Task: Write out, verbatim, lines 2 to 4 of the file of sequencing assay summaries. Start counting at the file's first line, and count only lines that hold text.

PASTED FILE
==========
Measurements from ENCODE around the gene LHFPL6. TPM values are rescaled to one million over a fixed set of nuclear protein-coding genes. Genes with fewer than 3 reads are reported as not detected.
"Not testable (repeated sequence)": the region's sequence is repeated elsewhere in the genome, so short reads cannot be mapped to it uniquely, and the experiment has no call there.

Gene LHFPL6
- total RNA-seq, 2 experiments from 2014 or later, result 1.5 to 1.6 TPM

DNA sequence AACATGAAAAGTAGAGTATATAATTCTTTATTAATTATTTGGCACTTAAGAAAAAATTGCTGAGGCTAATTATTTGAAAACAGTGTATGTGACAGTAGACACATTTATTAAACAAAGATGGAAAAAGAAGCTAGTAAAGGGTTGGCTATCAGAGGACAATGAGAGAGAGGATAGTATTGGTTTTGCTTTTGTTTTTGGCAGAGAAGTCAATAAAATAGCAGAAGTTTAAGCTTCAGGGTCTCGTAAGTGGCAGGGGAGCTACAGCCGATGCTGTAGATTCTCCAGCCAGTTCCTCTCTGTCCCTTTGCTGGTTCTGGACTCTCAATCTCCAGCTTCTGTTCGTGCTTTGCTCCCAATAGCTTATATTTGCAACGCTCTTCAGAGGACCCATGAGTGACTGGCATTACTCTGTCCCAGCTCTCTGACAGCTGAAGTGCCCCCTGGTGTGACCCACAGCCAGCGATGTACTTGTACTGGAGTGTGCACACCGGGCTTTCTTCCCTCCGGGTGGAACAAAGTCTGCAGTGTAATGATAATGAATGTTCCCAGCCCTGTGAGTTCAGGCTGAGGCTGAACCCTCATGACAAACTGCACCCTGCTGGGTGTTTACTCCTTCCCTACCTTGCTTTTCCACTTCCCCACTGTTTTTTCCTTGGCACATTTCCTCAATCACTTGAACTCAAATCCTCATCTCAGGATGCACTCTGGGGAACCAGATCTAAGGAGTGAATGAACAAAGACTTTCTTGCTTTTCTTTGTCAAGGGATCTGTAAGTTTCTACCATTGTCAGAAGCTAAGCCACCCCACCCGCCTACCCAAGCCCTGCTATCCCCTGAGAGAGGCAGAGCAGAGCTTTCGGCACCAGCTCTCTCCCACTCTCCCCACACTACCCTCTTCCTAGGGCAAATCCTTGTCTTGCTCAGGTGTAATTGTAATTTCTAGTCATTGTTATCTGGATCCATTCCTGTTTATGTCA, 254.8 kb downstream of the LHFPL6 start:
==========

"Not testable (repeated sequence)": the region's sequence is repeated elsewhere in the genome, so short reads cannot be mapped to it uniquely, and the experiment has no call there.

Gene LHFPL6
- total RNA-seq, 2 experiments from 2014 or later, result 1.5 to 1.6 TPM